You see, throughout our lives we can start to take on the identity that the world or others give us. Our past experiences give us names. Sometimes they are good and healthy, but other times they are destructive and hurtful names. Those names can haunt us at night, fill our minds with fear and depression—even take over our physical bodies. Our failures, disappointments, resentment, and regrets can solidify such names.
But the blessing we don’t have to steal is God’s willingness to help us discover a renewed and refreshed identity. God is still speaking, still acting, and still encouraging us to keep wrestling with ourselves.
And it is never too late to be renewed.
Friends, it won’t be easy to wrestle with yourselves. Sometimes, in the nighttime, you will struggle with your past and sometimes you will fear the future. It will be painful. You may wish for some instant relief—for God to swoop in and tell you a bedtime story and tuck you in.
But God will do something surprising instead. Your God will speak to you and fill you, encouraging you to wrestle.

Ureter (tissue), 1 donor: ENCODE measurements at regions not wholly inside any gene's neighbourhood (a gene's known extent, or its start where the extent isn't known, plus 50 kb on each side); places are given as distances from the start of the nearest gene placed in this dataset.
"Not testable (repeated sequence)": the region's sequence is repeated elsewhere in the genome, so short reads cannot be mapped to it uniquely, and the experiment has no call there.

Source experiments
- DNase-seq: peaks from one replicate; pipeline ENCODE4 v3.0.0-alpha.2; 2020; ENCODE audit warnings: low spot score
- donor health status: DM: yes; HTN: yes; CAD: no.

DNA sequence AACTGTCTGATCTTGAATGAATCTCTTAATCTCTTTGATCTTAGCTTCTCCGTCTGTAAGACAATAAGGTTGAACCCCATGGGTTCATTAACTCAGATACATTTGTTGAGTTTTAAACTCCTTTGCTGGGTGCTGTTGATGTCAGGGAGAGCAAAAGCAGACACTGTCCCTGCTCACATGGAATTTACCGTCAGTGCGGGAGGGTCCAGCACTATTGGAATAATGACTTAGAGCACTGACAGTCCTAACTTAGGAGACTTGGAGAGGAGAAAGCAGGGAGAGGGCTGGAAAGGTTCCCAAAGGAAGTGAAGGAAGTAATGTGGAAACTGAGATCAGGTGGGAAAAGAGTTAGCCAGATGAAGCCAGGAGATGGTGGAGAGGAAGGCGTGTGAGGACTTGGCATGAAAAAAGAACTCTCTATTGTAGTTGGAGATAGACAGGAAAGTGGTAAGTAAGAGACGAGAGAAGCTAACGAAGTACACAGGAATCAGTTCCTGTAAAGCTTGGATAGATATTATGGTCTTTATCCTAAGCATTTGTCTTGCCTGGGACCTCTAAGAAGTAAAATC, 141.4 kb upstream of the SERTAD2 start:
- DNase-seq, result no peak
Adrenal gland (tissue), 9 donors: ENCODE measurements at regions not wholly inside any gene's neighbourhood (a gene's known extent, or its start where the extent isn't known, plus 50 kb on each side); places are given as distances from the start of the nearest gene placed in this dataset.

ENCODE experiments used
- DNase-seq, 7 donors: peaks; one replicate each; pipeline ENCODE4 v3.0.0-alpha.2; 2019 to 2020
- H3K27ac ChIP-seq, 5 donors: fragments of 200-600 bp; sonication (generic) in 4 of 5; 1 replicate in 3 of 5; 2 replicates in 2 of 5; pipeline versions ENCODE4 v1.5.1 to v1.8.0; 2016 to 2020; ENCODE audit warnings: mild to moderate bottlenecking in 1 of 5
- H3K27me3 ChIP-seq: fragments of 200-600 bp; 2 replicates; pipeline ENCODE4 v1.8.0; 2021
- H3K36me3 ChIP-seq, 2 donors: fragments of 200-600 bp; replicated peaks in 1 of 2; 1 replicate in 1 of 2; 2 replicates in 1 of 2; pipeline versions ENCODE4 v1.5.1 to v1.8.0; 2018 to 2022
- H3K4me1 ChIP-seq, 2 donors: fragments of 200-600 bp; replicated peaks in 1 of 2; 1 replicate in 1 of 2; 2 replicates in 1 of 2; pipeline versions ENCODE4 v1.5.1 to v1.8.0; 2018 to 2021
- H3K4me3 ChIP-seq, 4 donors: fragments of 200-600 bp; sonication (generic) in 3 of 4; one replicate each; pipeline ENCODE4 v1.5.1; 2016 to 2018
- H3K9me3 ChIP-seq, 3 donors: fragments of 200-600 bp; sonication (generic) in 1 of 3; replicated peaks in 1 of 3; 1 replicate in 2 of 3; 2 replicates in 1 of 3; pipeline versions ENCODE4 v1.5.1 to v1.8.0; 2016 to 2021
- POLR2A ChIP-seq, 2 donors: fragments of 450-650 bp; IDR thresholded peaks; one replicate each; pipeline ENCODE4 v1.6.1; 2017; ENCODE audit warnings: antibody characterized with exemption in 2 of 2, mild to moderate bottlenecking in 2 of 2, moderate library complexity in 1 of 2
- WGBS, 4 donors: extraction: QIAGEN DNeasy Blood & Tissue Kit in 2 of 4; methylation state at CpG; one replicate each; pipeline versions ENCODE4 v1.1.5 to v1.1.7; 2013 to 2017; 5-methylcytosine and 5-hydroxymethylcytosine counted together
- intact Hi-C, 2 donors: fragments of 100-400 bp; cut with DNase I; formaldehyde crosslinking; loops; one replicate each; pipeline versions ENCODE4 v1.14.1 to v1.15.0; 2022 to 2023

Who are the Esaus in your life?
What rivers do you need to cross?
And God will meet you in that place where hope seems far away. And you’ll wrestle.
And then you’ll discover a new name, a renewed purpose for yourself.
And God will lead you to the Esaus of your life.
And God will lead you to whatever rivers you need to cross.
And a bridge will be built for you to cross over.
And when you do, tears of joy, kisses of greeting, forgiveness, and wholeness await you.
So may you find strength to limp over to the other side of the river.
May you find wholeness, peace, and forgiveness inside yourself.
And may others see the face of God in your forgiving, and blessing of them.